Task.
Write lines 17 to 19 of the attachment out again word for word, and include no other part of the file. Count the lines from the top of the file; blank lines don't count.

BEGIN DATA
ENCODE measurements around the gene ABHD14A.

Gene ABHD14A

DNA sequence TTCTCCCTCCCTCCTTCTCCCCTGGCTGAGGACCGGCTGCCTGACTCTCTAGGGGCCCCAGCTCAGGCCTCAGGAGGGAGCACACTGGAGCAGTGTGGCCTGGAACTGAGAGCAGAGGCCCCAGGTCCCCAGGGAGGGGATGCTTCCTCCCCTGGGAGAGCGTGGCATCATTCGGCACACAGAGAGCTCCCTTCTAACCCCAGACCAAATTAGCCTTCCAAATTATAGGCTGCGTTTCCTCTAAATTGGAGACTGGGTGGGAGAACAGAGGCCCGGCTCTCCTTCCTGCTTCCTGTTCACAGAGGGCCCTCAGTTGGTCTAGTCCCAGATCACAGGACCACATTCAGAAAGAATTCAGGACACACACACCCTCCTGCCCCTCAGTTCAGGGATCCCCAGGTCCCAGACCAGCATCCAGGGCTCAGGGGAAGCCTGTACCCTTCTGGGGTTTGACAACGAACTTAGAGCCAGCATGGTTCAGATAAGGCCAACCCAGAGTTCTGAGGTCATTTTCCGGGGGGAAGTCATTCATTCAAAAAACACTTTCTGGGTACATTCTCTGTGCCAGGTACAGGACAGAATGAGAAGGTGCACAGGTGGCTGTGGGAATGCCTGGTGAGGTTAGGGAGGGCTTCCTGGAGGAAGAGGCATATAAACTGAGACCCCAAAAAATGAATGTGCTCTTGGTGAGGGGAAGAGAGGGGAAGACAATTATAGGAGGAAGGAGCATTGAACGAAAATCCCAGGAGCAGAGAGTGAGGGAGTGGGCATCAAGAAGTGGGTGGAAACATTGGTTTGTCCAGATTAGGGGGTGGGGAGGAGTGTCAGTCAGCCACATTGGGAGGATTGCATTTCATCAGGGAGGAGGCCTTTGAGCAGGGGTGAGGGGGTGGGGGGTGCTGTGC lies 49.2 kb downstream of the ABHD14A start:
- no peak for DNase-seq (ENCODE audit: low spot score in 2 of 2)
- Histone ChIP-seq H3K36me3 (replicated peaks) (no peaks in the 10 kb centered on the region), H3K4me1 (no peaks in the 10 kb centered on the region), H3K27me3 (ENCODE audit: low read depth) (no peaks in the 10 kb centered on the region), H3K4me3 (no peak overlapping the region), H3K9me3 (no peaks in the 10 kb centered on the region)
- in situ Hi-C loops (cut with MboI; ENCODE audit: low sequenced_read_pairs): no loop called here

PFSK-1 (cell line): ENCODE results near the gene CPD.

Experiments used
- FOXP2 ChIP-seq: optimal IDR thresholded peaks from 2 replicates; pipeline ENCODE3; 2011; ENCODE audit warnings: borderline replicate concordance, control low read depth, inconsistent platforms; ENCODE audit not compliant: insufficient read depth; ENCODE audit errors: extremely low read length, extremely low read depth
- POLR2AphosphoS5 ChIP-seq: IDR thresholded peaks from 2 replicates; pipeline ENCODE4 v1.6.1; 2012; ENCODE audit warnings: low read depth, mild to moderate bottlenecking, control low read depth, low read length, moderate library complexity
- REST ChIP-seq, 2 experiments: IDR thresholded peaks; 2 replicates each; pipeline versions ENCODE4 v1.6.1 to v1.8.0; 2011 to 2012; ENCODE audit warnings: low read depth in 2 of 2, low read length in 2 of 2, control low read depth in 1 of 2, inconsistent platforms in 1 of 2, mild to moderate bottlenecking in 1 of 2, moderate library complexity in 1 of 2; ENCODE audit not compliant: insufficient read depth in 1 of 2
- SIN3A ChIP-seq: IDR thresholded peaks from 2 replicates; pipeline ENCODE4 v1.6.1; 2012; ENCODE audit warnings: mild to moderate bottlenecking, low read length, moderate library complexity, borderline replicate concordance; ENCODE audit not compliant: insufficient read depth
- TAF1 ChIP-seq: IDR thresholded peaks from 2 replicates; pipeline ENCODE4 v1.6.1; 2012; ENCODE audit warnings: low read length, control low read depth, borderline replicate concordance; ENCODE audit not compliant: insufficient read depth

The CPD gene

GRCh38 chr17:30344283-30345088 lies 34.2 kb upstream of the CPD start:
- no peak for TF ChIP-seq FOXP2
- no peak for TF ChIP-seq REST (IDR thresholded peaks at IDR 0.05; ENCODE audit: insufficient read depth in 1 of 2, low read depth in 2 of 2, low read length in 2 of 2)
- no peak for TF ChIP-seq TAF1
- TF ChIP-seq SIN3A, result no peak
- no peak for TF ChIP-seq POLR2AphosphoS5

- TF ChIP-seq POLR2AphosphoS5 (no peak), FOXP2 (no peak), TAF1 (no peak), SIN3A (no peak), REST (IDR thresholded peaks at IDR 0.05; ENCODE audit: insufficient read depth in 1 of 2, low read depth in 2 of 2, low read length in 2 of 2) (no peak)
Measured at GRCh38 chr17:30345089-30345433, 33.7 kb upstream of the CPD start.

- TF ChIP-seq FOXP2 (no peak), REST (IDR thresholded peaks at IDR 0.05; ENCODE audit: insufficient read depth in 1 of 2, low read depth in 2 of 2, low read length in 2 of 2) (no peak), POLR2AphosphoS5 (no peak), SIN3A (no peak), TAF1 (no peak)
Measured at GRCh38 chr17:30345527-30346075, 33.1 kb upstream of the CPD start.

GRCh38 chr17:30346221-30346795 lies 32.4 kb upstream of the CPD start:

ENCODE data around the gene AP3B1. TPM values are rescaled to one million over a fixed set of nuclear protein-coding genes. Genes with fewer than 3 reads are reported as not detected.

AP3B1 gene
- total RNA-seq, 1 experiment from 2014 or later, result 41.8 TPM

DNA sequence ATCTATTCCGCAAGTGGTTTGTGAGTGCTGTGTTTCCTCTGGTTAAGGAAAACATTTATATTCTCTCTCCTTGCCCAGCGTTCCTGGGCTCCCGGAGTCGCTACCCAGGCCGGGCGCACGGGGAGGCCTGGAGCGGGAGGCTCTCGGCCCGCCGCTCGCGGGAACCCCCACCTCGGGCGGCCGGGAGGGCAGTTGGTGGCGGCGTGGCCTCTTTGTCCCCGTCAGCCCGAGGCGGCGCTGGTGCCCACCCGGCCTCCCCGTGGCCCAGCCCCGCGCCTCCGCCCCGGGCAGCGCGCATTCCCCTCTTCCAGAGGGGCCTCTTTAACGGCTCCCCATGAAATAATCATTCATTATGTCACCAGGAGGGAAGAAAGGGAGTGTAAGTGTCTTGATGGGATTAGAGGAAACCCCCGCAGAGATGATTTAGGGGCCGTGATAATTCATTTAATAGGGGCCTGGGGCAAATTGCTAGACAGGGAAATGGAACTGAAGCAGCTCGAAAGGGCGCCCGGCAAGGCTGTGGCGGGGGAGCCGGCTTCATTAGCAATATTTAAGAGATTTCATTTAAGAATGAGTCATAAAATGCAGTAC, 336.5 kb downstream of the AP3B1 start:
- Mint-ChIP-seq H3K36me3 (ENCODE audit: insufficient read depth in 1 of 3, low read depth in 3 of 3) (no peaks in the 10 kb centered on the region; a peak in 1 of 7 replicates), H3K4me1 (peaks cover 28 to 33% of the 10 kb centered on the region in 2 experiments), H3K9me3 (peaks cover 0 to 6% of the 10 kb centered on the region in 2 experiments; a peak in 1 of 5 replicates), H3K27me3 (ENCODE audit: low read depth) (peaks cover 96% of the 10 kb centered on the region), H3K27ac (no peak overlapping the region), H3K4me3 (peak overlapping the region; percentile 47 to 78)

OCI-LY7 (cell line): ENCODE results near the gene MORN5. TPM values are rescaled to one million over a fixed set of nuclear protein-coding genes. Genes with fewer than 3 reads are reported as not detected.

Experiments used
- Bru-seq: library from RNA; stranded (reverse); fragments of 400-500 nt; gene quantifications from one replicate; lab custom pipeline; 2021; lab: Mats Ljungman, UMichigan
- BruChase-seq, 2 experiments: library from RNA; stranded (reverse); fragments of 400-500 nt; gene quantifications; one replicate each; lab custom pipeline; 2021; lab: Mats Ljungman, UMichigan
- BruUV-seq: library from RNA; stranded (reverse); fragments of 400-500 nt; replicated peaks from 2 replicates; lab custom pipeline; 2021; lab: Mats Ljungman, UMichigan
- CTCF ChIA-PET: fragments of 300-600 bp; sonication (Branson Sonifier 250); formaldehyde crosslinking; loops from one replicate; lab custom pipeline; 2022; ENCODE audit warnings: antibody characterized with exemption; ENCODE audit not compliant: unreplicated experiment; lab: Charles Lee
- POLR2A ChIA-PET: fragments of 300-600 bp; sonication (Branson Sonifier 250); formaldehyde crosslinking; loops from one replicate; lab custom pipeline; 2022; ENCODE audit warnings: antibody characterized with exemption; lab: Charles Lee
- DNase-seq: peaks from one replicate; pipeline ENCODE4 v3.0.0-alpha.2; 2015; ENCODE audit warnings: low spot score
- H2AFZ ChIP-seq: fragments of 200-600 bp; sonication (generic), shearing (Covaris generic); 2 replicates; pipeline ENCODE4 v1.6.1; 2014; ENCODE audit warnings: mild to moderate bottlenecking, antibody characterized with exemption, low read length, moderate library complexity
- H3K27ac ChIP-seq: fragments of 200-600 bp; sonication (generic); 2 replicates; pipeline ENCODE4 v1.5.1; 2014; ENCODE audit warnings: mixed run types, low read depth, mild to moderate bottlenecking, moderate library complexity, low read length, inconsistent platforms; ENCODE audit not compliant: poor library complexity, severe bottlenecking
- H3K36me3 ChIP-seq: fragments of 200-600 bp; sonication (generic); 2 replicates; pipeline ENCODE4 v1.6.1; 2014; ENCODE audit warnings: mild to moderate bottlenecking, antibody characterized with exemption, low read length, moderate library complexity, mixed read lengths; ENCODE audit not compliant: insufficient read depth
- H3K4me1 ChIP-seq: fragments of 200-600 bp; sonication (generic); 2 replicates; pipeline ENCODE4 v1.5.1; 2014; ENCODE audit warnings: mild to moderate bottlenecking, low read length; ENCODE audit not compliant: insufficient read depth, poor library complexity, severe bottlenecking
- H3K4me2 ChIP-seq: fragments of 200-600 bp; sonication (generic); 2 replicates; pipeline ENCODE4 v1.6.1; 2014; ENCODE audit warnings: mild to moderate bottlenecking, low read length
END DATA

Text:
- no peak for TF ChIP-seq REST (IDR thresholded peaks at IDR 0.05; ENCODE audit: insufficient read depth in 1 of 2, low read depth in 2 of 2, low read length in 2 of 2)
- no peak for TF ChIP-seq TAF1
- TF ChIP-seq SIN3A, result no peak